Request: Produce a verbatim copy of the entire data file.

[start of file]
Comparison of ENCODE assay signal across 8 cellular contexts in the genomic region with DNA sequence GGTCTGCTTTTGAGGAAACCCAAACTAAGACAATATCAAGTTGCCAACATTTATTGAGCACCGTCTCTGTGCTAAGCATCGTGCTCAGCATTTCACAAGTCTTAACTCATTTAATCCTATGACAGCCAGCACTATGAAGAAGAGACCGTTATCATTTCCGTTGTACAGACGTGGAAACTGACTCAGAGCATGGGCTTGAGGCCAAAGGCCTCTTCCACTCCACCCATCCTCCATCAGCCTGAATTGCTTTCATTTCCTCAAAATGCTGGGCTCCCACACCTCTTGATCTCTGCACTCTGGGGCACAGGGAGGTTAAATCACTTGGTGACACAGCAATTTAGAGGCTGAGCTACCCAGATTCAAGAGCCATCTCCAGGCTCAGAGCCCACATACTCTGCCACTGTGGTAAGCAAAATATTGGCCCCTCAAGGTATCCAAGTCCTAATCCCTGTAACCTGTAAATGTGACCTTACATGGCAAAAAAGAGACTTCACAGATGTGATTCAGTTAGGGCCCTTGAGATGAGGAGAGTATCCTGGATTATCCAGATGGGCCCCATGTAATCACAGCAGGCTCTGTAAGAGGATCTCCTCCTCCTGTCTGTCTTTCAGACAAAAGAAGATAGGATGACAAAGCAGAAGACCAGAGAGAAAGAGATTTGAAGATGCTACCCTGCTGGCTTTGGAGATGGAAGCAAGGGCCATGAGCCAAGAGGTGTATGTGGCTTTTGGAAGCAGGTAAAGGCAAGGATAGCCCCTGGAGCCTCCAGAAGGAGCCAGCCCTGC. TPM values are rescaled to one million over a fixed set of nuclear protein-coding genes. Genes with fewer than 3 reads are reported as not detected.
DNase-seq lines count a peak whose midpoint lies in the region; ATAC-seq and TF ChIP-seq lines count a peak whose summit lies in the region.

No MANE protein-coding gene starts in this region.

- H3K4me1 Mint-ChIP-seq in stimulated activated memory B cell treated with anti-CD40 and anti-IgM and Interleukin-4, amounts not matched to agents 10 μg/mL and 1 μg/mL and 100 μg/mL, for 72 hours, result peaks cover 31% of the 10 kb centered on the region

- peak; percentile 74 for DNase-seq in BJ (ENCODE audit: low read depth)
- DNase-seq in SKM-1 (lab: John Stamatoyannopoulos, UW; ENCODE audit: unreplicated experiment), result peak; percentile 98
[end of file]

Comparison of ENCODE assay signal across 8 cellular contexts in the genomic region with DNA sequence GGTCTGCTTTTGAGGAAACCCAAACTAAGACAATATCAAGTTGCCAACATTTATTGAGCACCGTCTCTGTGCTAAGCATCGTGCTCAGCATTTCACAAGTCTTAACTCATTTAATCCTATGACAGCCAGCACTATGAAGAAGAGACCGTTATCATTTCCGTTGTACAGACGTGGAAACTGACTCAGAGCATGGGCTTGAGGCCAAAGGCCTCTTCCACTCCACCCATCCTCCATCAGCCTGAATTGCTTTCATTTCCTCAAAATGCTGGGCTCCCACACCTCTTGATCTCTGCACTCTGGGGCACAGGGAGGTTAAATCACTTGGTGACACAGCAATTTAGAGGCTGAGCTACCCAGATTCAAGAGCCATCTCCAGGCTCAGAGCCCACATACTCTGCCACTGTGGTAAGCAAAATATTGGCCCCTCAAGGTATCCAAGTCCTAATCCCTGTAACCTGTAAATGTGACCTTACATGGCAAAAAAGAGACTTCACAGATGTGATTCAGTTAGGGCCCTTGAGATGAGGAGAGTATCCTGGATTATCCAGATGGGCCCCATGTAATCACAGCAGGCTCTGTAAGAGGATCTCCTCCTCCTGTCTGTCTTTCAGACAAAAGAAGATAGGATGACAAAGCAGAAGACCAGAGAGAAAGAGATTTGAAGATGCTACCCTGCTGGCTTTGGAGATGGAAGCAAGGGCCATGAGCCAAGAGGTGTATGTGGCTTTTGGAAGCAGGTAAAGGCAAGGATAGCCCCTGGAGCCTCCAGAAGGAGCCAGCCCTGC. TPM values are rescaled to one million over a fixed set of nuclear protein-coding genes. Genes with fewer than 3 reads are reported as not detected.
DNase-seq lines count a peak whose midpoint lies in the region; ATAC-seq and TF ChIP-seq lines count a peak whose summit lies in the region.

No MANE protein-coding gene starts in this region.

- H3K4me1 Mint-ChIP-seq in stimulated activated memory B cell treated with anti-CD40 and anti-IgM and Interleukin-4, amounts not matched to agents 10 μg/mL and 1 μg/mL and 100 μg/mL, for 72 hours, result peaks cover 31% of the 10 kb centered on the region

- peak; percentile 74 for DNase-seq in BJ (ENCODE audit: low read depth)
- DNase-seq in SKM-1 (lab: John Stamatoyannopoulos, UW; ENCODE audit: unreplicated experiment), result peak; percentile 98